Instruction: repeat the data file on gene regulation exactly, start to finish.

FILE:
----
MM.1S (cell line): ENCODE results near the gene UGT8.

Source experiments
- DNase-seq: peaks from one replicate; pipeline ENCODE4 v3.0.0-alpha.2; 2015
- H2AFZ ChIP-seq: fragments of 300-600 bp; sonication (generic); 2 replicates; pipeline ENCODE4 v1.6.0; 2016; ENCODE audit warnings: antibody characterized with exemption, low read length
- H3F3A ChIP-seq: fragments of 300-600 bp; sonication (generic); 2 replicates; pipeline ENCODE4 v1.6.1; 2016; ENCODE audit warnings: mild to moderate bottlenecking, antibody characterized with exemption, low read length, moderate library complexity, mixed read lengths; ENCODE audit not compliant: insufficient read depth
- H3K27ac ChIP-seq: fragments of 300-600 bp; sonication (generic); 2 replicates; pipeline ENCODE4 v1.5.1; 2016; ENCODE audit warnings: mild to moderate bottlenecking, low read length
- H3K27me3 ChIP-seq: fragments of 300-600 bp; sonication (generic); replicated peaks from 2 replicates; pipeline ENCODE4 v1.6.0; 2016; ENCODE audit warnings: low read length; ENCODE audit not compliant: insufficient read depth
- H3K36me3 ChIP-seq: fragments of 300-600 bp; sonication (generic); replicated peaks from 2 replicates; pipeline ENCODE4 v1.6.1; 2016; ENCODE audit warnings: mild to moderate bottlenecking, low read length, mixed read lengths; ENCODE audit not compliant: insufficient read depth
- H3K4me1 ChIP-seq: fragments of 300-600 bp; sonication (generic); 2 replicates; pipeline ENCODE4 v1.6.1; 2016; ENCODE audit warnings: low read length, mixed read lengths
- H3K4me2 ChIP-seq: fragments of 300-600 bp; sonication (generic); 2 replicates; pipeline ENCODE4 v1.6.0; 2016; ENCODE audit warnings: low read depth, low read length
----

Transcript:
MM.1S (cell line): ENCODE results near the gene UGT8.

Source experiments
- DNase-seq: peaks from one replicate; pipeline ENCODE4 v3.0.0-alpha.2; 2015
- H2AFZ ChIP-seq: fragments of 300-600 bp; sonication (generic); 2 replicates; pipeline ENCODE4 v1.6.0; 2016; ENCODE audit warnings: antibody characterized with exemption, low read length
- H3F3A ChIP-seq: fragments of 300-600 bp; sonication (generic); 2 replicates; pipeline ENCODE4 v1.6.1; 2016; ENCODE audit warnings: mild to moderate bottlenecking, antibody characterized with exemption, low read length, moderate library complexity, mixed read lengths; ENCODE audit not compliant: insufficient read depth
- H3K27ac ChIP-seq: fragments of 300-600 bp; sonication (generic); 2 replicates; pipeline ENCODE4 v1.5.1; 2016; ENCODE audit warnings: mild to moderate bottlenecking, low read length
- H3K27me3 ChIP-seq: fragments of 300-600 bp; sonication (generic); replicated peaks from 2 replicates; pipeline ENCODE4 v1.6.0; 2016; ENCODE audit warnings: low read length; ENCODE audit not compliant: insufficient read depth
- H3K36me3 ChIP-seq: fragments of 300-600 bp; sonication (generic); replicated peaks from 2 replicates; pipeline ENCODE4 v1.6.1; 2016; ENCODE audit warnings: mild to moderate bottlenecking, low read length, mixed read lengths; ENCODE audit not compliant: insufficient read depth
- H3K4me1 ChIP-seq: fragments of 300-600 bp; sonication (generic); 2 replicates; pipeline ENCODE4 v1.6.1; 2016; ENCODE audit warnings: low read length, mixed read lengths
- H3K4me2 ChIP-seq: fragments of 300-600 bp; sonication (generic); 2 replicates; pipeline ENCODE4 v1.6.0; 2016; ENCODE audit warnings: low read depth, low read length